When separated from his first wife and staying at The Savoy Hotel, the popular television personality Valerie Putts came to interview him, Solti famously emerging from his bathroom in just a robe. They were married in 1967. Sir Georg died in his sleep aged 84. Two years earlier he had founded the World Orchestra for Peace, made up of international musicians rather like Japan's Saito Kinen Orchestra. But the last big major orchestra where he was music director was the Chicago SO. He was there for 22 years in that capacity, initially sharing duties with Giulini [Classical Companion, HFN Jun '18], raising the profile of the orchestra in part through many recordings – Beethoven, Brahms, Bruckner and Mahler cycles completed there – but also sheer hard work. He widened their repertoire with new works by Lutoslawski and Tippett.

In 1975 we had Solti's first complete Beethoven Symphonies set; on a bonus LP he talked with critic William Mann, suggesting his Beethoven was a 'golden mean' between the extremes of Toscanini and Furtwängler, and also that a conductor should record three cycles at different stages of maturity – in the late '80s he made a further set. I much prefer his earlier VPO recordings of Nos 3, 5 and 7 [Eloquence: ELQ4806596] to the dense sound of the Chicago orchestra, but cautiously I have added the 'Choral' to my Essential Recordings boxout. It's all taken slowly and heavily: impressive in a way and the audiophile LP transfer suggests a continuing demand. Solti's 1950 version of No 4, with the LPO, you can hear on Eloquence.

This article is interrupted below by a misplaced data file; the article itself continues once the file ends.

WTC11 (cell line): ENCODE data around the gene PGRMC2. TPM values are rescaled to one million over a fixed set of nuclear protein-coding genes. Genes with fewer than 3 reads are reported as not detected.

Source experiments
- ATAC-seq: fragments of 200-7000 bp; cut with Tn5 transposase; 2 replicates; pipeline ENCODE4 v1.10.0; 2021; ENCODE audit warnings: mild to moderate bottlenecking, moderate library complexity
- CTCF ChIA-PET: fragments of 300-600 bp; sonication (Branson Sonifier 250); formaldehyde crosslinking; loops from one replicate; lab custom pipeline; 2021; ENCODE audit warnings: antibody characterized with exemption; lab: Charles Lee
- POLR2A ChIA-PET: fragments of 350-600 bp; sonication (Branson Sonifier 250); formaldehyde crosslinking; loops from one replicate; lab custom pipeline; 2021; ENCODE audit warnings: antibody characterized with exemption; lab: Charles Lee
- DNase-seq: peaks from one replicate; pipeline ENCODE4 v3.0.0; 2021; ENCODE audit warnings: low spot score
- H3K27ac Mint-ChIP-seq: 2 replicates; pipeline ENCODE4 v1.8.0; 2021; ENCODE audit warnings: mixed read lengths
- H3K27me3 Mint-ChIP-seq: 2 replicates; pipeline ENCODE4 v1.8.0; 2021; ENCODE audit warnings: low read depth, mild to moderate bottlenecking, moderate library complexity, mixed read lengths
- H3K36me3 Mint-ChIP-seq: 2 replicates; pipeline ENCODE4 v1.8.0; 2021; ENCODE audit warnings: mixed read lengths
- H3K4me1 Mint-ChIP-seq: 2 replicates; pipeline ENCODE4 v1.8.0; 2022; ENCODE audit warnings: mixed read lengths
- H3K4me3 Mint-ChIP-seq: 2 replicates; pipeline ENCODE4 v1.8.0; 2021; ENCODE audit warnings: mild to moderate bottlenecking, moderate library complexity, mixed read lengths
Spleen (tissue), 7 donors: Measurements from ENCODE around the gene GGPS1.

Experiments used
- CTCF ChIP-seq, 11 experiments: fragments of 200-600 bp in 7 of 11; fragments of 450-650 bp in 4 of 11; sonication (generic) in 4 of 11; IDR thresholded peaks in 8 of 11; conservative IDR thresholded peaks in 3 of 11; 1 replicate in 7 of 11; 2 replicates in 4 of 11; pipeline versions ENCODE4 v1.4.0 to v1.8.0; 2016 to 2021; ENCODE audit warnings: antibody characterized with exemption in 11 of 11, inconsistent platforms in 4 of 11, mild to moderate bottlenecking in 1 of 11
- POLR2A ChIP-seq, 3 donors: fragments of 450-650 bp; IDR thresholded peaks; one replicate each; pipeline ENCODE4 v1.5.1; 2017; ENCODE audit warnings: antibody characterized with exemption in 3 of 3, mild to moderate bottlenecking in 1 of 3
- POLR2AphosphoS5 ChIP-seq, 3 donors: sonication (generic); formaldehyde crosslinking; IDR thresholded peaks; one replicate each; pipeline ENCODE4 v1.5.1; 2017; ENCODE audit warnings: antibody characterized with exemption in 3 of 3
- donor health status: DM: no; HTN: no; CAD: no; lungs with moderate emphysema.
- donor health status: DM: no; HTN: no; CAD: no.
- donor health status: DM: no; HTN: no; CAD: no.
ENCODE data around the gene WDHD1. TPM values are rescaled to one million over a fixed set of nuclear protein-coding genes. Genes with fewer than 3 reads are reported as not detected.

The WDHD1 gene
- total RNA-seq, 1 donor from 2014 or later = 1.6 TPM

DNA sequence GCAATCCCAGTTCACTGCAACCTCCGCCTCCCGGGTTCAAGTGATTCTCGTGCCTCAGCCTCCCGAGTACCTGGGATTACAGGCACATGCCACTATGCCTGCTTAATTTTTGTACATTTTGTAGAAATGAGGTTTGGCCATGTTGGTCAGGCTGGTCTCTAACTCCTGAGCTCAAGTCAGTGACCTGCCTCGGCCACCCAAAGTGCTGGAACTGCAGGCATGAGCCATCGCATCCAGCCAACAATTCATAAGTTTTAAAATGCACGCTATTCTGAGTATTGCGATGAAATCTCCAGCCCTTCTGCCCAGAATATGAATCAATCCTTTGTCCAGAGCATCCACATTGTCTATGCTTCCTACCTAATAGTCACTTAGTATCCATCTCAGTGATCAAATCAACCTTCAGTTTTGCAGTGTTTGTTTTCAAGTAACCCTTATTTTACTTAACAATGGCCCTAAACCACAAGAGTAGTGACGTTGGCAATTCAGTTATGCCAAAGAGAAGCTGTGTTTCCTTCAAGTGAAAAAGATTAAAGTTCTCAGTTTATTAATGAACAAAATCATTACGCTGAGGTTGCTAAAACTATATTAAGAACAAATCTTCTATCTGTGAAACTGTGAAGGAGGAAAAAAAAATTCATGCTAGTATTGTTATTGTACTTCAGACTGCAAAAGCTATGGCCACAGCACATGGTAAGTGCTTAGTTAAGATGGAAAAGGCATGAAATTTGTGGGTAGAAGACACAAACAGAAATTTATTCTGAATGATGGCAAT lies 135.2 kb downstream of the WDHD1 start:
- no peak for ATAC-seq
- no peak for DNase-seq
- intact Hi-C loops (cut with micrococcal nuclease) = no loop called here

Unsurprisingly, Solti made several recordings of his compatriot Béla Bartók's music between 1952 and '97; his 1963 Music for Strings, Percussion and Celesta, with the London Symphony Orchestra, you can still have on CD although the 180g Speakers Corner LP transfer is no longer available. His LSO Concerto for Orchestra was also a demonstration LP.

With Murray Perahia, et al, he played pianoforte and directed in the Sonata for Two Pianos and Percussion [Sony] – there are session excerpts at] where Perahia says what a task master he was: 'work all the time… no coffee breaks. It's really intense'.

Big Presence
Loyal to Decca for the whole of his career he nonetheless resented Bernstein or Karajan appearing on the label, and said he'd be justified in jumping ship. Wikiwand lists the few exceptions, and has one or two never-published entries.


When he turned to Elgar, he used the composer's historic shellac recordings as a blueprint for tempi: the First Symphony [Decca 443 8562] was memorable for the phrasing in the slow movement. He began recording 'live' in 1989 and his last concert's main work, a Mahler Symphony No 5 with the Zurich Tonhalle (13th July 1987), is reissued as a Presto download.

Solti had huge stage presence, always appearing in formal dress. Those electric shock-like gestures made him unique to watch – have a look at the 1975 London Philharmonic 'Nimrod' clip from Elgar's Enigma Variations. The sudden convulsive gestures still figured in rapt, quiet music. Once, for some reason I was backstage after a Festival Hall concert and Solti came in, wearing his overcoat and hat ready to go home. He seemed a diminutive figure by contrast.